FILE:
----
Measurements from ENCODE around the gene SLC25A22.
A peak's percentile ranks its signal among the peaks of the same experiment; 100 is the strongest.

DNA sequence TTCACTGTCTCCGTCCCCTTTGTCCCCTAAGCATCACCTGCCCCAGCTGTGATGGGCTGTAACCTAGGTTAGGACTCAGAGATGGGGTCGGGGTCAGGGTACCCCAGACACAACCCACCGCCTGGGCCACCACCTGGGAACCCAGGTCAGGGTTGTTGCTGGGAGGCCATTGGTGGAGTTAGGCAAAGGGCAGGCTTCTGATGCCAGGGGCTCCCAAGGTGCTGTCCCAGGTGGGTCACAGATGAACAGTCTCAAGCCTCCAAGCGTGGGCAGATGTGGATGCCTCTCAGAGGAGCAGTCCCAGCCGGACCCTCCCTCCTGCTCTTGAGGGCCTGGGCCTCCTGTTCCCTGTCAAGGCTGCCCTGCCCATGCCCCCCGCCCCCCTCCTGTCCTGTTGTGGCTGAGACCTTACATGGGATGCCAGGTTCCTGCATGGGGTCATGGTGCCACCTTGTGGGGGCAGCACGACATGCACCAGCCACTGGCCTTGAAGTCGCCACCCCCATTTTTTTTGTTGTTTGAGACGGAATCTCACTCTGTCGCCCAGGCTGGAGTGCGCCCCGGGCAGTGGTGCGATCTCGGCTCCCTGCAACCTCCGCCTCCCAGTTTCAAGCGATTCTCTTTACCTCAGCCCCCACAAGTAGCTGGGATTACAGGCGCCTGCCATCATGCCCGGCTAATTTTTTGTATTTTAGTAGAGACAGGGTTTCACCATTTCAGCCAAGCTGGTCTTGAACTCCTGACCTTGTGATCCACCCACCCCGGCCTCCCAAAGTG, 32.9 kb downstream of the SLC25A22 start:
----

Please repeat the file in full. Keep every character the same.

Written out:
Measurements from ENCODE around the gene SLC25A22.
A peak's percentile ranks its signal among the peaks of the same experiment; 100 is the strongest.

DNA sequence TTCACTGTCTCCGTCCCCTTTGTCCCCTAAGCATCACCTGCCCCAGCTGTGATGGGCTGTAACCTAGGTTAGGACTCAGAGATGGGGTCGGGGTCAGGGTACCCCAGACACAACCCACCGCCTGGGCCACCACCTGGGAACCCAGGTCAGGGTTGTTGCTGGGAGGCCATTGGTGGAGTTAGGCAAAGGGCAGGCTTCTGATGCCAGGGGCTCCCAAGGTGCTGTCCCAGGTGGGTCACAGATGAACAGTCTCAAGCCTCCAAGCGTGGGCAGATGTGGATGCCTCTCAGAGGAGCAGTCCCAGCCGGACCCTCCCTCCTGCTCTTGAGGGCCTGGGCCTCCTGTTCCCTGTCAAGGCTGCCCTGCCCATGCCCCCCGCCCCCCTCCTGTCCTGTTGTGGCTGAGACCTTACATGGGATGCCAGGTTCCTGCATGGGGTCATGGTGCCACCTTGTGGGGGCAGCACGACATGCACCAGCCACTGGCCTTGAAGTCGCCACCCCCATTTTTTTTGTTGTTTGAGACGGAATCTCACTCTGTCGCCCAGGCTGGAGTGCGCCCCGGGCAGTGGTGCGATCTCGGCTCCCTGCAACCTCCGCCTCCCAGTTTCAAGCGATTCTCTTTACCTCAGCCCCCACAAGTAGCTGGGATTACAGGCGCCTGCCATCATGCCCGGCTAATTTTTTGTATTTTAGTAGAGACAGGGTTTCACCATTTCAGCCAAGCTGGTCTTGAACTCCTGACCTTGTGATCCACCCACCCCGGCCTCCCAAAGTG, 32.9 kb downstream of the SLC25A22 start: